Every February, I scream into the void – then start the process of signing my children up for summer camp.
I live in the Northwest suburbs, and the park district opens up summer camp registration just before Valentine’s Day every year. Like many parents, I spend hours prior to registration gaming out the strategy for my three sons — a seventh grader, fourth grader and kindergartener. This requires toggling between two screens to view the park district offerings for all three age groups at once, so I can make sure I choose camps in the same location to allow for one drop off.
My system involves a chart with every summer week broken out on the left, and the boys’ names across the top. Each box denotes their preferred camp and backup camps. My older two boys are spending two weeks at sleepaway camp, so that takes two weeks off my list. We’re on vacation for a week, so that’s another three spots I don’t need. I’m Beautiful Mind-ing our summer schedule.
A little over an hour later, I’m finished, and my dry erase grid is full of carefully scrawled codes. I am ready to compete against other equally desperate parents for limited access to child care.
Summer child care, after school child care — basically anytime a child needs to be watched and/or kept alive outside of 8 a.m. to 3 p.m. — is a vastly unmet American need. In Chicago and many of its suburbs, the park district remains much more affordable than private camps, sleepaway camps, or a nanny, if you can even find one. (While several of the bigger suburban park districts open summer day camp sign-ups in February and March, Chicago Park District doesn’t open registration until May 1.)
Candidates running for every level of government rarely bring up summer programs or after school care — both of which working parents really depend on to cobble together supervision that lasts through the workday. The notion of childcare as infrastructure is just starting to receive the bare minimum of national attention for the country’s youngest kids, but the need really extends much later, through middle school or even early high school.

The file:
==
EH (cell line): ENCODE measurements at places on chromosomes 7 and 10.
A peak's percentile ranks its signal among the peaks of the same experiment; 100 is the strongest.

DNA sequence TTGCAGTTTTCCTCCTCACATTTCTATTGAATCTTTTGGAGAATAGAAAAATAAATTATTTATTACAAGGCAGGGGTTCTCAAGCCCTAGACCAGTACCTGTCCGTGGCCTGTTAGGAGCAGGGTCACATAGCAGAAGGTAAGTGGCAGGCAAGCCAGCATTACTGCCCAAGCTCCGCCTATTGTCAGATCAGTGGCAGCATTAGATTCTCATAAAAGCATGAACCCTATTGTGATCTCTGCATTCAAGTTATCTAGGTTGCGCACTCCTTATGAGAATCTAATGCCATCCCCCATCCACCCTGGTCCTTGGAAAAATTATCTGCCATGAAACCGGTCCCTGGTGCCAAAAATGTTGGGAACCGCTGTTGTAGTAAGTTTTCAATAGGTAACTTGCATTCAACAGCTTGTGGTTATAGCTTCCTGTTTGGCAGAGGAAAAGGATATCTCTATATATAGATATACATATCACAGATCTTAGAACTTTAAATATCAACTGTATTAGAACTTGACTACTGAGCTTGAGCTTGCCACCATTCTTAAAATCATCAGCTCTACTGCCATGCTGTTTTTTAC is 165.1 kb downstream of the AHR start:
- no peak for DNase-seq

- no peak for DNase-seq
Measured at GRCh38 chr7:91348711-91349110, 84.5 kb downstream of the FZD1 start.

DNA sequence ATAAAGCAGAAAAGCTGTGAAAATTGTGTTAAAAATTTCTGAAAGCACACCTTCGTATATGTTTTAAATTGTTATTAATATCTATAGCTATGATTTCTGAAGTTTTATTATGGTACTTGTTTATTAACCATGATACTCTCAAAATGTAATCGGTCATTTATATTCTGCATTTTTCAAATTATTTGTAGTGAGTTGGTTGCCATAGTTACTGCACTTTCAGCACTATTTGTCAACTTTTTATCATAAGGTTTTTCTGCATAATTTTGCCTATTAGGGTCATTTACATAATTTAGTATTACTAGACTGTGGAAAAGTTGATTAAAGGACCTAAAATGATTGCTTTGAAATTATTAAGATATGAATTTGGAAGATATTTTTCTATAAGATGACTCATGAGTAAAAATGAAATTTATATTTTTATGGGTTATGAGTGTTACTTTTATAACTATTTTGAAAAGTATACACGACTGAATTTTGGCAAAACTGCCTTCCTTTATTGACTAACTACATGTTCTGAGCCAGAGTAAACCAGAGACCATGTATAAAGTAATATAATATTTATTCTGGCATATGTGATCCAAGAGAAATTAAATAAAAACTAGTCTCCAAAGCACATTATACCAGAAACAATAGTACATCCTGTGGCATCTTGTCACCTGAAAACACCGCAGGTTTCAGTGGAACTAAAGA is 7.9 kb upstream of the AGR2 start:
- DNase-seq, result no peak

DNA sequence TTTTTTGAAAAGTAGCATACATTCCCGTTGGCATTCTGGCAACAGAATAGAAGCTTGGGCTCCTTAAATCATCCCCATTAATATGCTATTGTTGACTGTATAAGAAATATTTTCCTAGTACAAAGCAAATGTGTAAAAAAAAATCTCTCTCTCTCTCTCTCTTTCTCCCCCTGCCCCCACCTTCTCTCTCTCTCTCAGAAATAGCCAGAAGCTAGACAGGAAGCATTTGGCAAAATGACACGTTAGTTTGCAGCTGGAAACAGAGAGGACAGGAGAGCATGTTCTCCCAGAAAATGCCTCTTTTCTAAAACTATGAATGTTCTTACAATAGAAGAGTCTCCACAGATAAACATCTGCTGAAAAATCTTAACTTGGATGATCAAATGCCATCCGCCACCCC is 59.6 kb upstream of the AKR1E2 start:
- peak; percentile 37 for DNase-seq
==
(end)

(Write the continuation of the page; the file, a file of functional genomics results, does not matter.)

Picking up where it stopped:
Most weeks, I hope to sign my kids up for their beloved nature camp, which combines hiking, swimming and general outdoor fun and runs $214 per week, per kid for residents. It costs only slightly more for my oldest to be a counselor-in-training.
And so, like most of my brethren, I sharpen my proverbial elbows to secure my spots. Because there is no back up plan.
I am in position on my laptop and ready for registration at 7:30 a.m. It’s go time.
I start frantically typing my codes, which must be entered one by one. I begin with my 5-year-old, figuring the camps for his age group will be the most competitive. Once, twice, three times, it freezes due to system overload. I yell “Nooooooo!” to no one in particular, but at least it awakens my sons, who need to get up anyway.
I type in a code, get a spinning wheel of death that signifies that the system can’t keep up with demand, and sign a waiver. This process repeats over and over. Another waiver? Please, let me sign a blanket waiver. For these kids. For my grandkids. For any kid whose grubby little face I have ever beheld. TIME IS WASTING.